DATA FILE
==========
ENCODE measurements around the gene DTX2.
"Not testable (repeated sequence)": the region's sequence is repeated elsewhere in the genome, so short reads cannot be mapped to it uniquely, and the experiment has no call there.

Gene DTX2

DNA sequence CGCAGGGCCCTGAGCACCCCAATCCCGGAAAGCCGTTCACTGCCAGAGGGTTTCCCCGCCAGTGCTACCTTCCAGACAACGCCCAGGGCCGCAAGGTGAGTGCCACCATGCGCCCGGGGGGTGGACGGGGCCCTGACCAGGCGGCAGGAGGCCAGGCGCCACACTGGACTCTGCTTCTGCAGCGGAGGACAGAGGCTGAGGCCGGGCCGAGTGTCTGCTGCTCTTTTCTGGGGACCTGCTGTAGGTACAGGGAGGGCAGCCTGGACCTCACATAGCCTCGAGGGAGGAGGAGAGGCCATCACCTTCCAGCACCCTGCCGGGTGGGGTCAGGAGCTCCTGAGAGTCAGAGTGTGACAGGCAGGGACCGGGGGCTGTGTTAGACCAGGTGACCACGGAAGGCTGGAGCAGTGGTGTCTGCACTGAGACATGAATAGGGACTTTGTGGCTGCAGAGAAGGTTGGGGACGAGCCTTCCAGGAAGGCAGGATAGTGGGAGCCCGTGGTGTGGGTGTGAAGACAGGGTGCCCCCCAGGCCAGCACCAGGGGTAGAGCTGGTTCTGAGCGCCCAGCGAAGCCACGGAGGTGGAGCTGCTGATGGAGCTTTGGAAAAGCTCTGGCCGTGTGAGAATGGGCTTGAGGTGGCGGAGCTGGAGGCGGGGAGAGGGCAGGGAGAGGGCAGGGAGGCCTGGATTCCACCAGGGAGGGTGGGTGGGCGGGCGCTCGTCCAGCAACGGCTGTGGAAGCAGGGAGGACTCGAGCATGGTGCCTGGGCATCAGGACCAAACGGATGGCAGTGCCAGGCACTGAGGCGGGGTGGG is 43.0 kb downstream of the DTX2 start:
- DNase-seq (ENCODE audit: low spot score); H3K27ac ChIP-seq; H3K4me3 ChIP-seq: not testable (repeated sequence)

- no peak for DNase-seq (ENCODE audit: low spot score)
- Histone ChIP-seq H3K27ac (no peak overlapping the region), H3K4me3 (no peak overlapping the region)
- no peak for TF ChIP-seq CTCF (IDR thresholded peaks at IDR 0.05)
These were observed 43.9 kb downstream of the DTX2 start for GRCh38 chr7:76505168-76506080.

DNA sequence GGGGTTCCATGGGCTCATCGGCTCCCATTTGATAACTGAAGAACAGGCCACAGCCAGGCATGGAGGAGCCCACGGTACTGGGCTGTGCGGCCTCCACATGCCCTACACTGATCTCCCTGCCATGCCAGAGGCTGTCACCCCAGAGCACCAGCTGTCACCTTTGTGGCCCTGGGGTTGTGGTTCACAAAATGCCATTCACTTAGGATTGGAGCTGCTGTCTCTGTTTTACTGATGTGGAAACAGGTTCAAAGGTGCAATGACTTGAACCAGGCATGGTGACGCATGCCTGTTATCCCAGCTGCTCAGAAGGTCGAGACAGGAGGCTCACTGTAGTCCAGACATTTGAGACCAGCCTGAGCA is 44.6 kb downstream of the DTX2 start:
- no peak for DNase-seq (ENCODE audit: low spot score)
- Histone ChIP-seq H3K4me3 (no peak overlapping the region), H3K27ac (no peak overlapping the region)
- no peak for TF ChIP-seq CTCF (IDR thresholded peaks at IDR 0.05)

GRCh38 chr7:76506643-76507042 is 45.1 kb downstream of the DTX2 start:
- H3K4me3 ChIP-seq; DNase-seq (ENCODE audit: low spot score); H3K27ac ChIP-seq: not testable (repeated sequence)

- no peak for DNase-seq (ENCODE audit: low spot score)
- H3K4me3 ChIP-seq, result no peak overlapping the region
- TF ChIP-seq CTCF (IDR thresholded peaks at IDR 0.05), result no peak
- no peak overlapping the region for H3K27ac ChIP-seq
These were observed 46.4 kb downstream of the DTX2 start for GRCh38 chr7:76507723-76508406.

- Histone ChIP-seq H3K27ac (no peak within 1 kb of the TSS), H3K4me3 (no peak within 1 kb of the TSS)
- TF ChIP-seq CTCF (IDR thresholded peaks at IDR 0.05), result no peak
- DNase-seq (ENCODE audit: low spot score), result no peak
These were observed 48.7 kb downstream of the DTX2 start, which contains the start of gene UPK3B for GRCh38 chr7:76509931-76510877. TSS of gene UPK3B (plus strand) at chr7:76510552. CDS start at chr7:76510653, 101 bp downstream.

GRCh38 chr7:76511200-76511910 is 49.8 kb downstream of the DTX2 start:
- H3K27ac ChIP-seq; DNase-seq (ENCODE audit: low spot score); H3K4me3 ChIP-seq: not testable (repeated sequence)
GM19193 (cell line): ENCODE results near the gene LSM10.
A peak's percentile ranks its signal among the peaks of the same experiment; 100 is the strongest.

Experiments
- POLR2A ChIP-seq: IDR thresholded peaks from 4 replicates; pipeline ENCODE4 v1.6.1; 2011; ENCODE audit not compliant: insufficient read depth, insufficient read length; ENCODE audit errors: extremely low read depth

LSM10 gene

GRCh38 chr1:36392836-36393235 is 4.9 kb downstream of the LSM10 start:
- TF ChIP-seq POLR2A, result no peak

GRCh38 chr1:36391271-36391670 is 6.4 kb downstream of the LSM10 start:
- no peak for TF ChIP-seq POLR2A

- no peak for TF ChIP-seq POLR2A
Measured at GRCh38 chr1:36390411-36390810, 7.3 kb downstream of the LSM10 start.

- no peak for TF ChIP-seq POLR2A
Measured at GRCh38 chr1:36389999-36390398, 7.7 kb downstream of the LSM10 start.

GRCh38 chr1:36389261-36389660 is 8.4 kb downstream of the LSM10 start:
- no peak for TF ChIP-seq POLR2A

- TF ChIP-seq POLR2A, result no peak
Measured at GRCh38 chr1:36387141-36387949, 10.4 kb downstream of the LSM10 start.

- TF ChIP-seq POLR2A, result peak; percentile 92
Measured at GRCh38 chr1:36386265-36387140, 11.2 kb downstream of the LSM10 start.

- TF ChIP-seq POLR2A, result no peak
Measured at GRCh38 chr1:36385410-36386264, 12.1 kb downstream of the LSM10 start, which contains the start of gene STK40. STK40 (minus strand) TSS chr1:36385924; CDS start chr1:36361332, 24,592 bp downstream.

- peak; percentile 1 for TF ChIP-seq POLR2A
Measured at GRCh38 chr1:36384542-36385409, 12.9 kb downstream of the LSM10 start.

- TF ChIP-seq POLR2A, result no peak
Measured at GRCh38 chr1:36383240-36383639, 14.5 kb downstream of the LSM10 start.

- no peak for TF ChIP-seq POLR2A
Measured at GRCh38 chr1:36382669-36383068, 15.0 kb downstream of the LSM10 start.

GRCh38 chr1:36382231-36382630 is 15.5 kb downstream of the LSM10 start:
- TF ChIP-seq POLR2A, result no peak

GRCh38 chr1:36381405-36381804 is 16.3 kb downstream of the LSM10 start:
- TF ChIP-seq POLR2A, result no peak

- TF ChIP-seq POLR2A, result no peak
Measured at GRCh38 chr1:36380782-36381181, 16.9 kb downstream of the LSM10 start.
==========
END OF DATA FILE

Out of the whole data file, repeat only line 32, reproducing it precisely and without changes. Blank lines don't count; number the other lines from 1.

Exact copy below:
GRCh38 chr1:36392836-36393235 is 4.9 kb downstream of the LSM10 start: